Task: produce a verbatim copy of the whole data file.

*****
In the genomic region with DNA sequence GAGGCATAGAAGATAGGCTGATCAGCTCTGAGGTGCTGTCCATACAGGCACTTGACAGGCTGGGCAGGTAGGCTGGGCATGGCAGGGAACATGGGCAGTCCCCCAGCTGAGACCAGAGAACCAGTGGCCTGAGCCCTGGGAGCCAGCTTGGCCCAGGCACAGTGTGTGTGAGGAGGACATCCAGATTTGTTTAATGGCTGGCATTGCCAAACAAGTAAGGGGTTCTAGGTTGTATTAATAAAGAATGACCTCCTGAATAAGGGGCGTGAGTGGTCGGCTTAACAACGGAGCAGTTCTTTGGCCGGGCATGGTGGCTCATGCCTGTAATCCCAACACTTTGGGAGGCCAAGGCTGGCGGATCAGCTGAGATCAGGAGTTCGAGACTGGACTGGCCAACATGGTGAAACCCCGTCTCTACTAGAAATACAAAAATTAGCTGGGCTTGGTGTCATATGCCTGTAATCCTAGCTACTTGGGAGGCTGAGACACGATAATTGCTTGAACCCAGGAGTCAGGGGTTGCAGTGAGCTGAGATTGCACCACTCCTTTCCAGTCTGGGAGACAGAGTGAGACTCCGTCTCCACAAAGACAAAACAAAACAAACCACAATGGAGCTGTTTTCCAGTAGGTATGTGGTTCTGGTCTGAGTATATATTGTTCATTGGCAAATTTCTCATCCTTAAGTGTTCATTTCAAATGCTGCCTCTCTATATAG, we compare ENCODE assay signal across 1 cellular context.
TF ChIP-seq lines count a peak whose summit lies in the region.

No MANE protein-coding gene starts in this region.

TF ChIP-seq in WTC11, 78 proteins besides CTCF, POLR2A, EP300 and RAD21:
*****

In the genomic region with DNA sequence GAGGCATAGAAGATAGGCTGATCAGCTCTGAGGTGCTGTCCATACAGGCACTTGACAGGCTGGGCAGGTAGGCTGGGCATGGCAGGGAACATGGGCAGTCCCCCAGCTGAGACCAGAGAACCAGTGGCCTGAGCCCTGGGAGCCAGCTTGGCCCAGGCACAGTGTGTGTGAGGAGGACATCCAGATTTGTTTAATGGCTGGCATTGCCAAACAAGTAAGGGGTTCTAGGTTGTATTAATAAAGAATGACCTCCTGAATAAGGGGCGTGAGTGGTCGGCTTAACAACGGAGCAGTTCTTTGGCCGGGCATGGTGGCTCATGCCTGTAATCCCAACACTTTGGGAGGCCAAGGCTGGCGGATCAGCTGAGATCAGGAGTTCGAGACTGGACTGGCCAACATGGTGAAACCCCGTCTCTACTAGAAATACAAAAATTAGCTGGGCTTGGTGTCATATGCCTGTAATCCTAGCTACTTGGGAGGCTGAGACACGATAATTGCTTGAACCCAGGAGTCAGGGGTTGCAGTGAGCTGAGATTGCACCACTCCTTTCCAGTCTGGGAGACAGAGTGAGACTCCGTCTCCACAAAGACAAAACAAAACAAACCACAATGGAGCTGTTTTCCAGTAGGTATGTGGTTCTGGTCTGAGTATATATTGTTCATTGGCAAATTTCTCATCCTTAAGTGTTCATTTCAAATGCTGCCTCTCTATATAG, we compare ENCODE assay signal across 1 cellular context.
TF ChIP-seq lines count a peak whose summit lies in the region.

No MANE protein-coding gene starts in this region.

TF ChIP-seq in WTC11, 78 proteins besides CTCF, POLR2A, EP300 and RAD21: